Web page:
Uprooted by Taipei, indigenous people undaunted in fight for rights

How long are most people willing to sustain a sleep-out protest to stand up for their rights after the glare of the media spotlight has faded away?

For Amis singer Panai Kusui and her comrades demanding their rights as indigenous peoples, it has been 407 days, and their fight goes on.

“The thought of giving up never occurs to me. We are not ordinary people,” Panai told CNA on April 3. “We are who we are. We know what we are doing.”

Led by Panai, Nabu Husungan Istanda, and Mayaw Biho, the protesters have voiced their appeal from a makeshift encampment at the No. 1 entrance of the National Taiwan University Hospital MRT station since June 2, 2017.

They were forced to retreat to that location on that day when their previous base on nearby Ketagalan Boulevard was forcibly dismantled by the police during torrential rains.

Their encampment was again torn down on March 31, this time by Taipei’s Parks and Street Lights Office and Taipei Metro Corp. after Taipei Mayor Ko Wen-je (???) vowed to clear up permanent protest sites he described as “political road hogs.”

When their billboards — set up to draw public attention to traditional indigenous territory issues — were torn down that Saturday morning, the protesters did not resist but rather watched quietly, with some softly humming an old melody to themselves.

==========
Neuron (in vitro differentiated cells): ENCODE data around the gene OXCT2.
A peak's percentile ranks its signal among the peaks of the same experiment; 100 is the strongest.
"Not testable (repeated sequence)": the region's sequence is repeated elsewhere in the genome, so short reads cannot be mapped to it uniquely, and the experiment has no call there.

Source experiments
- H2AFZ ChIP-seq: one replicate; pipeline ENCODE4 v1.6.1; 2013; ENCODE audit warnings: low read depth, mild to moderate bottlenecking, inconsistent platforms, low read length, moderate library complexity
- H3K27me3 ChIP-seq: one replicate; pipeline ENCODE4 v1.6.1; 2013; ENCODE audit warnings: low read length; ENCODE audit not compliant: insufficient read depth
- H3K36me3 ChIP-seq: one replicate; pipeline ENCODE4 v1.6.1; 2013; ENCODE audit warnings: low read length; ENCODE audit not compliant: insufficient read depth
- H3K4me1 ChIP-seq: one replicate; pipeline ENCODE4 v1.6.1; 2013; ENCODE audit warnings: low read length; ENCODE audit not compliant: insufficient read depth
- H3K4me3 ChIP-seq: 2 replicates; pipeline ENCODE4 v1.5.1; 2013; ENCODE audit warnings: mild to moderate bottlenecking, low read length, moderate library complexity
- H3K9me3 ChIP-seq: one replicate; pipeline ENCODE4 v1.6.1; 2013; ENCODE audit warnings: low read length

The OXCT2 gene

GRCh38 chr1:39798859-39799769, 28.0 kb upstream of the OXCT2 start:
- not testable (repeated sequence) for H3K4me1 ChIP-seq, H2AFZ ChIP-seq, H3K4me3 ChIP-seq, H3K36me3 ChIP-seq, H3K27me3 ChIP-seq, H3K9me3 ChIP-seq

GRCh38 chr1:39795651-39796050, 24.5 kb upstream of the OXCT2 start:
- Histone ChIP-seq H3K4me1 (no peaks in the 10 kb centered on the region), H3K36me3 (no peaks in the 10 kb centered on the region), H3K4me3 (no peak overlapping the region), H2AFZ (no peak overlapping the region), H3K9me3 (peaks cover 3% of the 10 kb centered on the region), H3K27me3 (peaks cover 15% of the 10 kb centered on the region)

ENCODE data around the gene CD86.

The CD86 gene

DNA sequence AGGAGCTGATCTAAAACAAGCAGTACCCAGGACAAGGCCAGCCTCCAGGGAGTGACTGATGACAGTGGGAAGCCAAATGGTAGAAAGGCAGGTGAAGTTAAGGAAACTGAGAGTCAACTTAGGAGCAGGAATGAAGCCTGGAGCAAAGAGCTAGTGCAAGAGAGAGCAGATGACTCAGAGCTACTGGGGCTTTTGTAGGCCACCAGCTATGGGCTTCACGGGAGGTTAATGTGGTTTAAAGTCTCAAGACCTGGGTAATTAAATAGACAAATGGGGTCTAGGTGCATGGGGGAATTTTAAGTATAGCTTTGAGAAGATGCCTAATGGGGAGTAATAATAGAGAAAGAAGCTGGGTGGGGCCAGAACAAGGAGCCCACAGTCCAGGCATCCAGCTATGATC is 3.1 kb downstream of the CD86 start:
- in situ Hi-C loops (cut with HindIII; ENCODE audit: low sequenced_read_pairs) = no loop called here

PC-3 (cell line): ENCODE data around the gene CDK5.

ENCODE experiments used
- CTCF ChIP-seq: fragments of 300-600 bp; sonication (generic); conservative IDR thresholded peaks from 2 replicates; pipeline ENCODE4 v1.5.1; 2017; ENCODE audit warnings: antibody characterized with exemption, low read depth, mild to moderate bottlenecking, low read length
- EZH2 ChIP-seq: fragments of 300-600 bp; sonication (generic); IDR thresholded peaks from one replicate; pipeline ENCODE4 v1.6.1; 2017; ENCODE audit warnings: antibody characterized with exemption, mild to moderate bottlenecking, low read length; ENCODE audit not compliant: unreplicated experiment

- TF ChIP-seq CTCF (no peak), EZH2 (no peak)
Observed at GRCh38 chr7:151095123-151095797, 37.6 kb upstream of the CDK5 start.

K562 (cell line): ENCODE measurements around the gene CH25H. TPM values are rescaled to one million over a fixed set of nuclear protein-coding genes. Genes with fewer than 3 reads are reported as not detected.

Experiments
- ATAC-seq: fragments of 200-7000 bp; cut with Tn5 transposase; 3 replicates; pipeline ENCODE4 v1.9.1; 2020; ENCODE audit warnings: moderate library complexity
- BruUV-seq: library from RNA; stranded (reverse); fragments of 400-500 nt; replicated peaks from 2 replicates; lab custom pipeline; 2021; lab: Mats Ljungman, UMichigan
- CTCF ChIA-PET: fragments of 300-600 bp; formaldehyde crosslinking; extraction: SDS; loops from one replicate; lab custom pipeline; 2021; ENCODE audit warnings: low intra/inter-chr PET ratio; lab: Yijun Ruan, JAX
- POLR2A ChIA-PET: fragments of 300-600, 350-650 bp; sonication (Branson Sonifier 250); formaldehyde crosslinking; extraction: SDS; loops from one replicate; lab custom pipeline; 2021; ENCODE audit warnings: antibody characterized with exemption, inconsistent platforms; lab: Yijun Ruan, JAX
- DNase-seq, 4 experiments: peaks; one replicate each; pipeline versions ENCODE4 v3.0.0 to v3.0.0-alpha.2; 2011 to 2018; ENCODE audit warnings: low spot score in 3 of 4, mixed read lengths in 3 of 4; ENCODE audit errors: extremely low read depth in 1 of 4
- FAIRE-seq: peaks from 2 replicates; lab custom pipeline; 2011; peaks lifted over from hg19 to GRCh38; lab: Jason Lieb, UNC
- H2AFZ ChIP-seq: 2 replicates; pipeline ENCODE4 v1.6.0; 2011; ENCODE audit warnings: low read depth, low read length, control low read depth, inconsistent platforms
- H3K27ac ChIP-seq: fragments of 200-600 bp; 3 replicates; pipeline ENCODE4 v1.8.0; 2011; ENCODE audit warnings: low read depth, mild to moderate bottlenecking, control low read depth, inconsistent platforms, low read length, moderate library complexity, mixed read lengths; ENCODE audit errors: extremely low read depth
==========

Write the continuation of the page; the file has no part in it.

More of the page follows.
Only a few chairs and artworks left in the nearby 228 Peace Memorial Park suggest they still exist.

“Many friends asked us where we are going to be. I told them it’s not the first time we are being evicted and having stuff demolished,” said Mayaw, an Amis filmmaker.

“That’s OK. We will put them up again and stay put,” he said defiantly.

At the heart of their protest lie guidelines for handling traditional indigenous territories that took effect in February 2017 as part of the government’s efforts to promote transitional justice for indigenous peoples.

Those guidelines, as defined under Article 21 of the Indigenous Peoples Basic Law, are aimed at creating a way for the 748 communities of Taiwan’s 16 officially recognized indigenous peoples to apply to have land designated as their traditional territory.

The designation of traditional indigenous territory means that the land and natural resources “delineated” were traditionally occupied, owned, or used by the indigenous community’s forefathers.

Once a proposed designation is approved by the Council of Indigenous Peoples (CIP), the community will be entitled to veto development projects as specified by the law and related regulations and to share the benefits of those they agree to.

Joseph Hsieh (???), the deputy chief of the CIP’s Land Administration Department, contends that the guidelines have been welcomed by most indigenous communities, with 268 of the 748 applying for designation of traditional lands.

Of those applications, the CIP is expected to approve four

proposals made by four Atayal communities in New Taipei and one by the Ita Thao community that lives near Sun Moon Lake in Nantou County in the near future, Hsieh said.

If approved, they would be the first officially recognized

traditional indigenous territories.

What irks many in the indigenous community, however, is that the guidelines only allow state-owned land to be designated as traditional territory even though the Indigenous Peoples Basic Law says traditional territory can be either state-owned or private land.